Unfortunately Secondary Modern schools offered little in the way of commercial, technical and vocational education. In 1963 the Newsom Report observed that the schools combined a few academic subjects with some practical subjects such as art, crafts, bookkeeping domestic science, house crafts, metal work, needle work, technical drawing and woodwork. Very few offered such subjects as agricultural, horticultural, commercial and secretarial studies. Newsom also highlighted that even where technical and vocational components existed it was overall of poor quality and only, on average, occupied 20% of the fourth year timetables.
Secondary Technical Schools
In 1947 the Ministry of Education defined the features of the Secondary Technical School as follows: ‘the distinguishing feature is relationship to a particular industry or occupation or group of industries and occupations—-. (It) caters for a minority of able children who are likely to make their best response when the curriculum is strongly coloured by (industrial or commercial) interests, both from the point of view of a career and because subject-matter of this kind appeals to them.’ (1)
A relatively small number of authorities created Secondary Technical Schools in their areas. As the Crowther Report stated in 1958 there were over 1.5 million pupils in secondary modern schools and their equivalent, 683,000 in grammar schools and only 95,000 in secondary technical schools. The report sharply concluded that ’we do not now have, and never have had, a tripartite system.’ There were just over 300 secondary technical schools in 1947 and under 100 in 1970 although there were still approximately 30 bilateral Grammar-Technical schools and a few Technical-Modern schools. This last figure indicates that very few authorities exercised the freedom granted to them in 1943 to create bilateral arrangements.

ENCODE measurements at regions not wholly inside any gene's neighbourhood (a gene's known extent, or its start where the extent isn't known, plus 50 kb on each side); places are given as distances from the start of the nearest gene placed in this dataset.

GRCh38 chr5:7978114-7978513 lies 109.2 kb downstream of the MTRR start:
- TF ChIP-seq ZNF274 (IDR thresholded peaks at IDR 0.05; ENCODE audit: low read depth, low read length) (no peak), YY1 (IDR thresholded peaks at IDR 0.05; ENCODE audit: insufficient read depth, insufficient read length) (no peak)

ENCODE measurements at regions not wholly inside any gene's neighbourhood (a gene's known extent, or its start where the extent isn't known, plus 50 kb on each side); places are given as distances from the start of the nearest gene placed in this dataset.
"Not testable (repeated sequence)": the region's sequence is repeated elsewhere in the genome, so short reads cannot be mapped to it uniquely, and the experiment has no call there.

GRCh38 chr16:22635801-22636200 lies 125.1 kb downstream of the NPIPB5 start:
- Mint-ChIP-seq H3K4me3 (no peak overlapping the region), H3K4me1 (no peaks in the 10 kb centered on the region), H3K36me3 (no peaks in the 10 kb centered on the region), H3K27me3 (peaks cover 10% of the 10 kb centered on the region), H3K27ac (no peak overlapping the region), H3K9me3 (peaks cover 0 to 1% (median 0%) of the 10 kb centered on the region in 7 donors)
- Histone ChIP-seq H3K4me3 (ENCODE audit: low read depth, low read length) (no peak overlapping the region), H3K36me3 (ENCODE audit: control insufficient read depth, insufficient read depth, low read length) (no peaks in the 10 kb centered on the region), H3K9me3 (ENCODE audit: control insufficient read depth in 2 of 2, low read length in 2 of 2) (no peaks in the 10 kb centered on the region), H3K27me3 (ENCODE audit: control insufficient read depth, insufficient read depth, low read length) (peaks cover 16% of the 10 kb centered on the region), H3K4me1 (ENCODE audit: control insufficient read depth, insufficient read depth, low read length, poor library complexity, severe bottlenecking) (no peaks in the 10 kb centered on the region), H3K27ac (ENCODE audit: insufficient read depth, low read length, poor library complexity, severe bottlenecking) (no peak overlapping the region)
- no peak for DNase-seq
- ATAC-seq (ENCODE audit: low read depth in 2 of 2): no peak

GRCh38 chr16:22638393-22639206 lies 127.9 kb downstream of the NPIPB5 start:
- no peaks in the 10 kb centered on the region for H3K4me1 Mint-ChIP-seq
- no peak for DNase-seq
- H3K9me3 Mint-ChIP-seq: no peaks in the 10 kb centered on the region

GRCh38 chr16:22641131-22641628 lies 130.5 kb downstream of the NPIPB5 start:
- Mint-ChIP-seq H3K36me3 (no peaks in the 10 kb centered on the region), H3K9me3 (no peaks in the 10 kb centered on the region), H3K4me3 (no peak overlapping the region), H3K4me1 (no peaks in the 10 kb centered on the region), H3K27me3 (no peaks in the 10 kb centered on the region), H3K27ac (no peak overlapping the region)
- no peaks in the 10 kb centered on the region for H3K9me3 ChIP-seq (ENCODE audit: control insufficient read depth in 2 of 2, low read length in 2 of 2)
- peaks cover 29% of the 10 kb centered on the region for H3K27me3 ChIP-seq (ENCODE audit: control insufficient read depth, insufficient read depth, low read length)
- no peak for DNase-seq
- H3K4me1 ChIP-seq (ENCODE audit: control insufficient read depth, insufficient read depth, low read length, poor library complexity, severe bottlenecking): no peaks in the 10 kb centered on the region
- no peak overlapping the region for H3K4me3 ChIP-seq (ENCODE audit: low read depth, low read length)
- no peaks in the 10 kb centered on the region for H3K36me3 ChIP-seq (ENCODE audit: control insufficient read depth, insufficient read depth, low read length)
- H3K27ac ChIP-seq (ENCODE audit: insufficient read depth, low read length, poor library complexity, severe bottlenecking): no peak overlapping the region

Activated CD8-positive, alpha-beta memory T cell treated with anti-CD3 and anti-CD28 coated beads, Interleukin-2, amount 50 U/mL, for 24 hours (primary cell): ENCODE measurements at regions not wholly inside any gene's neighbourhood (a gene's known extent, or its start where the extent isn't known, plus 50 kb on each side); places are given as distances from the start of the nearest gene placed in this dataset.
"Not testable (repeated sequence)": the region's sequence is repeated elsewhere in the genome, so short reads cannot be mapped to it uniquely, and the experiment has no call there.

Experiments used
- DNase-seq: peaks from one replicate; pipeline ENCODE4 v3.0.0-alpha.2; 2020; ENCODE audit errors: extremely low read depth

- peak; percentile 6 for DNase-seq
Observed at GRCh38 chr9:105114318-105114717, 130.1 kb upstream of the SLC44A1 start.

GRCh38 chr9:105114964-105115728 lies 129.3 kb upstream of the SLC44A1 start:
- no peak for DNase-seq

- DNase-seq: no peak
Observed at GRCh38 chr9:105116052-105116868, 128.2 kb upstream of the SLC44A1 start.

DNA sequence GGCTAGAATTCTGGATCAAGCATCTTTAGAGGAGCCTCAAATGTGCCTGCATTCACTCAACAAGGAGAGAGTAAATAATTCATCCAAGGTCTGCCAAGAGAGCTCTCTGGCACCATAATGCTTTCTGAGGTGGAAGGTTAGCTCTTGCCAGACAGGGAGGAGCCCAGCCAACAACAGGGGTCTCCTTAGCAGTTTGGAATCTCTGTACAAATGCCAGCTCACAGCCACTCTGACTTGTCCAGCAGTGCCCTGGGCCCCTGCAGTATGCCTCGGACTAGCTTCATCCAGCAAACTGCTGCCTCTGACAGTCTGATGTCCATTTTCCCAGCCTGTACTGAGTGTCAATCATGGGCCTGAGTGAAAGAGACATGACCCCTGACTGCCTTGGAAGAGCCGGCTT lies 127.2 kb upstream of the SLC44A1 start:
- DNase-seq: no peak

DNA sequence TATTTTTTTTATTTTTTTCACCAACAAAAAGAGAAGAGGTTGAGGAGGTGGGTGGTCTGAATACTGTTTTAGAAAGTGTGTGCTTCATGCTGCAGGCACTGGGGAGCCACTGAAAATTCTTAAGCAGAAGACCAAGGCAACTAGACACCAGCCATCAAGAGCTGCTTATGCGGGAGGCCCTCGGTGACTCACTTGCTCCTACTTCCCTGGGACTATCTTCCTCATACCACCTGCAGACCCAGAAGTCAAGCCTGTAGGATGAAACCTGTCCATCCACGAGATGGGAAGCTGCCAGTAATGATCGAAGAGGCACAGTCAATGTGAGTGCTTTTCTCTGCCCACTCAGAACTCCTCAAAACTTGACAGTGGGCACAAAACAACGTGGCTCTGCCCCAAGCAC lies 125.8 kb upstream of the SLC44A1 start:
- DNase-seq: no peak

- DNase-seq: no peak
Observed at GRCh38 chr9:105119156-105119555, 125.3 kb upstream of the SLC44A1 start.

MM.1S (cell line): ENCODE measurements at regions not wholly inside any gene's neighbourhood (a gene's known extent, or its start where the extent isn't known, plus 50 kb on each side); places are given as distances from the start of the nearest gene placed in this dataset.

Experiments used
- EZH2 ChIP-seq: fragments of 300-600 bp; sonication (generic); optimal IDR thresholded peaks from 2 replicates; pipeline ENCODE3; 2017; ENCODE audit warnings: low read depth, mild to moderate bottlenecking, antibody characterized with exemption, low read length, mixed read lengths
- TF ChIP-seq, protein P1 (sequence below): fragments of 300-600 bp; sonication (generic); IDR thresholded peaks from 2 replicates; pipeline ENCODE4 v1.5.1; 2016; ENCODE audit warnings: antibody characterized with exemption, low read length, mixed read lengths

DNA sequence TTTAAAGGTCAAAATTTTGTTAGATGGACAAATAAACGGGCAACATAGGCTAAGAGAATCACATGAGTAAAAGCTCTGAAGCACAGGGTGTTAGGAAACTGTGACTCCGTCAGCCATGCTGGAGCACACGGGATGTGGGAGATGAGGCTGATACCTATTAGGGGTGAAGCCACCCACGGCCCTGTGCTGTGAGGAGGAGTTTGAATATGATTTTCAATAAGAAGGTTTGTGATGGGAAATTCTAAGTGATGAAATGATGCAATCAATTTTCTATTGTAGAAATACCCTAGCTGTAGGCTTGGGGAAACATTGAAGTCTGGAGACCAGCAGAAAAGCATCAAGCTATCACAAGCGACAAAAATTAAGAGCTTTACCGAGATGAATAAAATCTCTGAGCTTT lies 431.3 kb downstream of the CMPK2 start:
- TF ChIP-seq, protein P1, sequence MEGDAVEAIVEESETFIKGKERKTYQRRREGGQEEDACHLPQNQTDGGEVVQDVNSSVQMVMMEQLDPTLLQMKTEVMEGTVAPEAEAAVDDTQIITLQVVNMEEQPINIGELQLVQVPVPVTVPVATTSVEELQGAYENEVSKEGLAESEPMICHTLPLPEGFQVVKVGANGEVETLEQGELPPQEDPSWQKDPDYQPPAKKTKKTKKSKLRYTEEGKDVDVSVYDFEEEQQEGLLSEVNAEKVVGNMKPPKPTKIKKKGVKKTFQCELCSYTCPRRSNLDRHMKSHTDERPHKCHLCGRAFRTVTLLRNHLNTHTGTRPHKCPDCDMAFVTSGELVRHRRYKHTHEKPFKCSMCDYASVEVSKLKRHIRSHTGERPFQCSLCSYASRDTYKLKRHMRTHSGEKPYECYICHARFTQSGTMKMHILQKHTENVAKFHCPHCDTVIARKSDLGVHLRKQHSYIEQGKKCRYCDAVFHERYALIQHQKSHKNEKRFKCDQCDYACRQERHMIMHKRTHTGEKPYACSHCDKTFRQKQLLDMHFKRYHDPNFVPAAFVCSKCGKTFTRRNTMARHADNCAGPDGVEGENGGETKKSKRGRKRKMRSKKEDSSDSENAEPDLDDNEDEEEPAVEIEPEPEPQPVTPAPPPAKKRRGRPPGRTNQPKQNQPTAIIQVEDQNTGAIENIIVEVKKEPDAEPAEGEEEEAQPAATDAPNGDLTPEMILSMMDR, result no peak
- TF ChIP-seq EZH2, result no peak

Table 1 below shows Ministry of Education statistics show numbers of pupils between 1946 and 1947 in Secondary Grammar and Secondary Technical Schools’.
Table 1
Year
Secondary Grammar
Number of pupils
Secondary Technical
Number of pupils
Number of Secondary Technical Schools or Departments
1946/47
504,599
66,454
317
1948
511,960
71,698
319
1949
523,904
72,282
310
1950
503,008
74,384
313
Source: Annual Returns from MoE.
The reasons why the secondary technical failed to reach a critical mass in terms of institutions and student numbers included the difficulty and cost of providing the correct specialist facilities, other appropriate physical resources and skilled, experienced, specialist staff coupled as usual with inadequate and sustained funding. The Ministry of Education had imposed cost limits which seriously restricted the building of appropriate accommodation. As Reese Edwards reported in 1952 after inspecting more than 200 secondary technical schools ‘Annexes consisted of pre-fabricated huts, private houses, old vicarages, parochial halls and even dance halls.’ Also a number were housed in Technical Colleges, using accommodation and equipment mainly intended for adult students. However in spite of all these problems many Secondary Technical schools achieved good reputations with former students going on to careers in scientific and technology occupations. (Person comment: Many went on to study for London University external degrees, Higher National Certificates and Diplomas (HNC/Ds) and Full Technological Certificates from CGLI at local colleges and were joined by a few former Secondary Modern pupils. I studied with many of these and they most certainly were committed to science and technology)). Sadly in the 1960s the Secondary Technical schools started to offer more academic courses similar to the Grammar schools – yet another example of academic drift! They also offered GCE ‘O’ and ‘A’ levels which in turn brought about a few amalgamations usually resulting in bi-lateral Grammar- Technicals.